So it seems that everybody’s tolerance towards everybody else is getting to an absolute low. Engaging in traffic increasingly involves violent interactions between people as I can read in the papers each day. Going out for a drink often meets with violence. It seems we want to have it our way and our way only and without any delay. Gratification must be immediate, require no further creative engagement on our end (other than to thoughtlessly consume it) and seems to be aimed at dulling the senses rather than providing an uplifting experience aimed at attaining a more refined state of consciousness for instance.

In my blog of Feb 1st I introduced 4 levels of interaction (https://geerthofman.wordpress.com/2012/02/01/on-human-interaction-four-levels/) when we are faced with a situation:

  • the drama
  • the facts & figures
  • the different options for reacting
  • what wants to make itself shown?

To stick with the last question: I choose to believe that as mankind we’re facing the transition to a radically new era with radically new ways of viewing ourselves, all others, the world we live in and radically new ways of treating each other and our world. It seems to me that our current institutions and structures in all areas of our world are rapidly becoming obsolete. Without having meaningful alternatives in place yet, our future looks very unstable and insecure with all of us looking for something to hold on to. Clearly, saying our farewell to the old era, to the paradigm all of us alive have been brought up with and to various degrees gotten used to, is causing fear and anxiety. And clearly this transition needs to take place with lots of turmoil, violence and unrest.

But why exactly?

I’m wondering what we could do, collectively, to make the transition smoother, much more peaceful. Is it possible at all? I know it won’t help those who have died on the Aurora massacre. Or in the Oslo carnage. Or Alphen (Netherlands) shooting in May 2011. Or in the Winnenden (Germany) killings in 2009. Or in the Columbine shooting. And so on.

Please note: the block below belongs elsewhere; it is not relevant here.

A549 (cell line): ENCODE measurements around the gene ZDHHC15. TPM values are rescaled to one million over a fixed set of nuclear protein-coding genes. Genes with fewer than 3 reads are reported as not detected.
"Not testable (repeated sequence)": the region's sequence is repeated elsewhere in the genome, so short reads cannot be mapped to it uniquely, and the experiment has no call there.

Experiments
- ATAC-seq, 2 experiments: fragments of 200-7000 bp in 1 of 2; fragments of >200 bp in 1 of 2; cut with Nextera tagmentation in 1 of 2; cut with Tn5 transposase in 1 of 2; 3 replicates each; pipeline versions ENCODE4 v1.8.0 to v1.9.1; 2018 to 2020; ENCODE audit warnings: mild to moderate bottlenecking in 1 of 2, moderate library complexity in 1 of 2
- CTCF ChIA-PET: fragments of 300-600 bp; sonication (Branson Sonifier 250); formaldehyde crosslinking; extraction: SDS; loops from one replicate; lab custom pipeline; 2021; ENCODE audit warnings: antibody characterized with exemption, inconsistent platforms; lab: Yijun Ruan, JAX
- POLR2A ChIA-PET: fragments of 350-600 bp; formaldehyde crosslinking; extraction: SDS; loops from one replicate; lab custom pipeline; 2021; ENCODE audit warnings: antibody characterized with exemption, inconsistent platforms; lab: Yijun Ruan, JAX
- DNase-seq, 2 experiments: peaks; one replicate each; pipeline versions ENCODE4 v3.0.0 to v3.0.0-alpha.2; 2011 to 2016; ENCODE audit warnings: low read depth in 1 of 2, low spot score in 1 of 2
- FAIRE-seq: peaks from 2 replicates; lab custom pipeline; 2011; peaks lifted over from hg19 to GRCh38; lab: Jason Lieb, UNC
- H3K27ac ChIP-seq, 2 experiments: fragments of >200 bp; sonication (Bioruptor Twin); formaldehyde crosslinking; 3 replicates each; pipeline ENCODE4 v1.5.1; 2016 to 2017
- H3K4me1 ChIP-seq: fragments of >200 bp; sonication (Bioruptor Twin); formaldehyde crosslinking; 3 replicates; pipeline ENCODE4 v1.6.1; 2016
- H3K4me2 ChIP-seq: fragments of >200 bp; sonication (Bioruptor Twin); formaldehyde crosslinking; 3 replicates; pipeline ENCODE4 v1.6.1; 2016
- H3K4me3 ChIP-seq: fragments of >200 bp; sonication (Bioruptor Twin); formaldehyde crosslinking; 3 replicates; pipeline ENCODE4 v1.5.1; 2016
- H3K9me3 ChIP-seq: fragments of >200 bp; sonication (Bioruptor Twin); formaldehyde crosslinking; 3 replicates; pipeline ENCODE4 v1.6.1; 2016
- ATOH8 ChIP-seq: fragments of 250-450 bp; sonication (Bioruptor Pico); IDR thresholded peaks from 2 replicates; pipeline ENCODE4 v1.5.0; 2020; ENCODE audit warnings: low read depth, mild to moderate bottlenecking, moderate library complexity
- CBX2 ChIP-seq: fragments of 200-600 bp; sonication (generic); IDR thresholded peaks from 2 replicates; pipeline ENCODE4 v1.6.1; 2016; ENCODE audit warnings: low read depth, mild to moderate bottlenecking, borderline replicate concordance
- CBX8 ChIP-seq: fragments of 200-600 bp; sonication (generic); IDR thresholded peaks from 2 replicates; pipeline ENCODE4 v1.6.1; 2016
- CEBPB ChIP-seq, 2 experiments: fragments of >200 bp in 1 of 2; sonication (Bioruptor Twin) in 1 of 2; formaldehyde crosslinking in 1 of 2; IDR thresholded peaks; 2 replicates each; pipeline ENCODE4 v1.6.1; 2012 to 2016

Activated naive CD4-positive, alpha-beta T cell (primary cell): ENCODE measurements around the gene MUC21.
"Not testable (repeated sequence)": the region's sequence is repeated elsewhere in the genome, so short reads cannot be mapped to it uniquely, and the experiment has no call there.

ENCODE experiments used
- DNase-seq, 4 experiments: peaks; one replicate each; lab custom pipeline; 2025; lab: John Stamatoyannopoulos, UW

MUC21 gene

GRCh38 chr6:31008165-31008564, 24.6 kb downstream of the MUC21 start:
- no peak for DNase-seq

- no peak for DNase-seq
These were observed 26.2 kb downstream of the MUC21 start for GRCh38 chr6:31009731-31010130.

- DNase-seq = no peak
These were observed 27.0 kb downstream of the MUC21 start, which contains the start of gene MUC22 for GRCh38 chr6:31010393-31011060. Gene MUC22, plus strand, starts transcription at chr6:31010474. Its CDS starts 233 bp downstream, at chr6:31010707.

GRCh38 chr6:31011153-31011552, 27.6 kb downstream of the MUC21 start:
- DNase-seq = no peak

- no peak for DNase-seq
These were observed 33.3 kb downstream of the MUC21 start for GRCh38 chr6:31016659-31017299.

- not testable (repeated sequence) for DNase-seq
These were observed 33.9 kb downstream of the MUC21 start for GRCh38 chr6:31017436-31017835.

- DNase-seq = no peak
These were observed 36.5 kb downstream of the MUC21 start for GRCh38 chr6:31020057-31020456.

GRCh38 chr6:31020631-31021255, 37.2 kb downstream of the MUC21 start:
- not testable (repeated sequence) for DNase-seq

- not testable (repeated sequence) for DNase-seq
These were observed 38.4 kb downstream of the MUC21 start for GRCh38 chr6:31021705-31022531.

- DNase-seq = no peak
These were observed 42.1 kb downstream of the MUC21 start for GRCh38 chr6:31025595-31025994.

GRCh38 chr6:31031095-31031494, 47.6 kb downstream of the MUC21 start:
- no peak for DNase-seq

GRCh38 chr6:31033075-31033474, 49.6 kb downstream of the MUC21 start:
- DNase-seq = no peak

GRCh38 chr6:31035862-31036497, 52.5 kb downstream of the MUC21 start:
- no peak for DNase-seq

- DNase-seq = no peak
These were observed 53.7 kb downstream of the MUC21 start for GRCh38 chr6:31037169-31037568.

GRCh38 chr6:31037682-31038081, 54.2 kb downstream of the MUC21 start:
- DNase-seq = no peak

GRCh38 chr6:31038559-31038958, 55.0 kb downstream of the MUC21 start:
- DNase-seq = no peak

What I really would like to know from all of you: Is there anything each of us and therewith all of us could do to prevent further outbursts of this raging violence? To prevent us from injuring and killing our fellow-men? Ruining the lives of those who are left behind? Which is not limited to victims of shootings but it would include everything that we just know is not right but fail to make it right up until today. It’s clear this requires a radical overhaul of our current thinking and practices and the solutions are going to be systemic. It’s not just telling people not to carry guns. Or to punish those who do carry one. It’s about changing everything that has led to our non-productive practices. From education to nutrition. From (health-)care to the distribution of our abundance. Since the solution does not involve just an incremental change from where we are now, I’m not looking at our self-proclaimed leaders who have been brought forward by the current system. Both presidential candidates in the US could not demonstrate this more clearly as they carefully avoid mentioning the possibility of banning fire arms from being held by civilians. They feel they have to think about their constituent lobbies in order to get (re-)elected. Furthermore they are as much part of the drama as most of us and can contribute as much to the transition as all of us.

So, really, what is it that you and me can start doing as of today? Help me, please?

Love and Blessings,



The captains and the sinking ship?